Gender gap is no coincidence

Ryan Szymczak

It’s happening. They’re getting stronger. Their numbers are growing. They’re gaining an edge. They usually pass by beneath veils of pastel-colored beanies and the all-too-welcome distraction of that sexy cucumber melon lip gloss. It’s a nice touch, but that’s beside the point. As the gender gap between women and men in college steadily increases, the men here are an endangered species. And it’s a trend that human biology shows is sure to continue.

The reason for the gender gap at Kent State and other college campuses goes far beyond the girls are smarter than boys myth. Girls smarter than boys? Ha. While us guys take another minute to laugh at that statement, here’s something for you girls to think about: What are you going to wear tomorrow?

All right guys, we’ve lost ’em.

According to Michael Gurian, author of “Boys and Girls Learn Differently,” boys are receiving 70 percent of Ds and Fs, while girls receive 60 percent of the As. This is entirely misleading as today’s classroom plays to the strengths of the female population by using collaborative work groups and social interaction to educate. Ever notice how excited your female professor gets when she tells the class to get into small groups and then zigzags around her creation with a satisfied smile on her face?

“Talking really is like a drug for women,” says Dr. Louann Brizendine, a psychiatrist and author of “The Female Brain” made available by an article posted on Yahoo!News.

“The process triggers a flood of brain chemicals which gives the ladies a rush similar to that felt by heroin addicts when they get a high.”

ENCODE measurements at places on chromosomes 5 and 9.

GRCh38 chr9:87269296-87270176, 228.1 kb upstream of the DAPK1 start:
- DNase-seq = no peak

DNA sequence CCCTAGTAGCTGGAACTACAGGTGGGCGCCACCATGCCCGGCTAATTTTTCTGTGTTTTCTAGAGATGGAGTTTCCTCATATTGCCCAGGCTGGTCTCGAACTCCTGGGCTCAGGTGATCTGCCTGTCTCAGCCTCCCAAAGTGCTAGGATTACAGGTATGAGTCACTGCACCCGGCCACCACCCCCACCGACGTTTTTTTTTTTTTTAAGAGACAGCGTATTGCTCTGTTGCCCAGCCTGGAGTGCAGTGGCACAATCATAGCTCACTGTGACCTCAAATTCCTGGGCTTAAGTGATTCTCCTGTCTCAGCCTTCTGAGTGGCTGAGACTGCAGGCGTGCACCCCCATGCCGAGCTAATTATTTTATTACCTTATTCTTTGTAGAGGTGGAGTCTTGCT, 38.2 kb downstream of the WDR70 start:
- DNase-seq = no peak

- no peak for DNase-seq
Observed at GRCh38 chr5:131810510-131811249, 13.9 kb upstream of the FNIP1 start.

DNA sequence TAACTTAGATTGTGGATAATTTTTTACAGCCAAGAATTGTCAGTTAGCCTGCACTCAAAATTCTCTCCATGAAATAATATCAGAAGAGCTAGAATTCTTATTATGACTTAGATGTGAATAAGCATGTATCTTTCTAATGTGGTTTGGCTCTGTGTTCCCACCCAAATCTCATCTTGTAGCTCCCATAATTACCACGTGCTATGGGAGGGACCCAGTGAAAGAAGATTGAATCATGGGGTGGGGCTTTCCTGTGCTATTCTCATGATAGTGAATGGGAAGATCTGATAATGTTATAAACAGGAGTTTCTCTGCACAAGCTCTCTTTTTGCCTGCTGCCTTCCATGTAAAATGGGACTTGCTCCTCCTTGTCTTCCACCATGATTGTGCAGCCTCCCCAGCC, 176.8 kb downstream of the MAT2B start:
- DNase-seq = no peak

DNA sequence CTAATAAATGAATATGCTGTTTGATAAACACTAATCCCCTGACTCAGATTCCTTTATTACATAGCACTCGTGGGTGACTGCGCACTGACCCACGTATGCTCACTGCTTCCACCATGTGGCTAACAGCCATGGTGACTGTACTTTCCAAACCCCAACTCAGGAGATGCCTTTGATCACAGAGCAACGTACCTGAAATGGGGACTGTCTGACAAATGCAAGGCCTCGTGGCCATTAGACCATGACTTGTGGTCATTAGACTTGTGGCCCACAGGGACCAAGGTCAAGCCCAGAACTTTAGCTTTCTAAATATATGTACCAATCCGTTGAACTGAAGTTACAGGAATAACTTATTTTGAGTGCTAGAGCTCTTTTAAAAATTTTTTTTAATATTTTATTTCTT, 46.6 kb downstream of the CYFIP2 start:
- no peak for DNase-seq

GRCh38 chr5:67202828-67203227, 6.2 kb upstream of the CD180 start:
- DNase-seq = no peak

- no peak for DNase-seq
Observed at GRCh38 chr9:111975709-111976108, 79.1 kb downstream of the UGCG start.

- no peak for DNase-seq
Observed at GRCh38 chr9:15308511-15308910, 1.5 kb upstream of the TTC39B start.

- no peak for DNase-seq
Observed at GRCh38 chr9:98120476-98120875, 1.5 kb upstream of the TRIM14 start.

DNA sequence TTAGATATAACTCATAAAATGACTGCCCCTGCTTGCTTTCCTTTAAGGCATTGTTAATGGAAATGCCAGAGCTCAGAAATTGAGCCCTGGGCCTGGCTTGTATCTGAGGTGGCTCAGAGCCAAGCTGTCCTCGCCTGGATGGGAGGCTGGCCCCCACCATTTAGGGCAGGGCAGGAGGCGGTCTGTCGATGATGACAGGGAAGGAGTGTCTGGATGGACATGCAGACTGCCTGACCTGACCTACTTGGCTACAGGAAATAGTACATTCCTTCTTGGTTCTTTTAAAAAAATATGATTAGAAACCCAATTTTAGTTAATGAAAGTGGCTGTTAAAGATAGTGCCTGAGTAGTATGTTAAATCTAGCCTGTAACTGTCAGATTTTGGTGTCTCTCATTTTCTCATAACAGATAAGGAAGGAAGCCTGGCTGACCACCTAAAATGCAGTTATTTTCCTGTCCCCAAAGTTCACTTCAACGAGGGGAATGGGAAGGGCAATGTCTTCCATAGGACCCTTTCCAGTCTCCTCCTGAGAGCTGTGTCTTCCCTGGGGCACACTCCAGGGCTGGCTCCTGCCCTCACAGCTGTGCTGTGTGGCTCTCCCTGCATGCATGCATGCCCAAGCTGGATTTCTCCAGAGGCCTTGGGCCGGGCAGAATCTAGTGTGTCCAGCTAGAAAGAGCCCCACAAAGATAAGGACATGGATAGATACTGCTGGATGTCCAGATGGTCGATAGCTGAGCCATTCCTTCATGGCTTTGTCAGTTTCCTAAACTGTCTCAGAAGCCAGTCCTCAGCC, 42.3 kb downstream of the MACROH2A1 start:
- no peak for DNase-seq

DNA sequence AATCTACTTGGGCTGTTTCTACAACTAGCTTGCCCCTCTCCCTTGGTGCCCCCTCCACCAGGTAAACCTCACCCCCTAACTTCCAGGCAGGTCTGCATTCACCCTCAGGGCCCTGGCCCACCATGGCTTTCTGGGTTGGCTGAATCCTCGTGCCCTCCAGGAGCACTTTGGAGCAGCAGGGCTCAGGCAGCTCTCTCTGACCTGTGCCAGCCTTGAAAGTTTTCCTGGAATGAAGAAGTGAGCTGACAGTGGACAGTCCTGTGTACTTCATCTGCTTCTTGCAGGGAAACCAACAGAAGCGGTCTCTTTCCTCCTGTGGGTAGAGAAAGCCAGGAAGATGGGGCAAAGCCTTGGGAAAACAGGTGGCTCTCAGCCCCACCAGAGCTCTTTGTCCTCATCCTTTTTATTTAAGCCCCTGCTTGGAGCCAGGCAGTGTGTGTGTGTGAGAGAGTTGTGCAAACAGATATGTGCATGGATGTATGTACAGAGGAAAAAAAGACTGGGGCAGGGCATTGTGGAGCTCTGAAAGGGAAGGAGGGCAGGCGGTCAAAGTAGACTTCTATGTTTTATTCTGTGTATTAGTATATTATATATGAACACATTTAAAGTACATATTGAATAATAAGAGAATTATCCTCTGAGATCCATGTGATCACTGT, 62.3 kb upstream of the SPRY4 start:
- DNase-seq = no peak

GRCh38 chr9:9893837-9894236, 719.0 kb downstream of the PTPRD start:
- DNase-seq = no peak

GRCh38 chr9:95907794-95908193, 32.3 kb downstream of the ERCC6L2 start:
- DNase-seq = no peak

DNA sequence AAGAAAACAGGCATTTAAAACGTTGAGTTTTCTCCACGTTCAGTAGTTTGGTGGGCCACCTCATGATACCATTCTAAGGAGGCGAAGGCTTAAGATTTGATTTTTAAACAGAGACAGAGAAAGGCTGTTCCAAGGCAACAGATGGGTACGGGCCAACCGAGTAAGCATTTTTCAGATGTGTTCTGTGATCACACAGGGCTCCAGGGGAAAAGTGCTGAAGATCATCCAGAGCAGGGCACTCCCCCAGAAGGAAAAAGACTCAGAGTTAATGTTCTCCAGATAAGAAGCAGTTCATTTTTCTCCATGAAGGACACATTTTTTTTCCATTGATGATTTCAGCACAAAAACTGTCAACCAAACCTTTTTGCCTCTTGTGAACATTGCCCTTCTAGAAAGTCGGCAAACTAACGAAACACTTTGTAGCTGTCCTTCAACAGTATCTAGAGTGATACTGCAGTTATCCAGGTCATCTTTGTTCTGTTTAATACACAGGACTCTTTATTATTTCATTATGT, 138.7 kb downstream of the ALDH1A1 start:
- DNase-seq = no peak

So, let’s get this straight, while girls are sitting there in class, chatting it up, raising their hands and interacting with their professors, they’re getting high? Figures. Junkies.

In her book, “Shafting Boys,” Ilana Mercer says, “Boys thrive in the more disciplined, structured learning environment.” She goes on to point out that boys are biologically predisposed to competition, but in the progressive school, cooperative experiences and group think are preferred to individual achievement. This is unfortunate for guys.

Men are driven by competition; we don’t get naturally high off conversation and group think. Perhaps this is why in today’s educational system, “Boys are over 50 percent more likely than girls to repeat grades in elementary school, one-third more likely to drop out of high school, and twice as likely to be identified with a learning disability,”according to Richard Whitmire, writer for The New Republic and author of “Boy Trouble.”

Is it adapt or die? In “The feminization of education,” author Melanie Phillips believes that “rather than celebrating male characteristics, society tells boys at every turn that its values have turned female, and that if boys want any place in it they must do so too.”

Really? Does this mean we’re to become “Grey’s Anatomy” fans? Ha. No. Never. Nuh-uh. Not happening. Forget it.

Instead, I urge you guys to stock up on Red Bull and make sure your taurine levels are on point. Become that coffee connoisseur you always knew you could be. If you can, see a doctor or professional athlete about scoring some performance enhancing drugs. Just don’t let ’em beat us.

Male students beware! There is very little we can do, except persevere. Don’t become another statistic.

Ryan Szymczak is a junior English major and columnist for the Daily Kent Stater. Contact him at [email protected].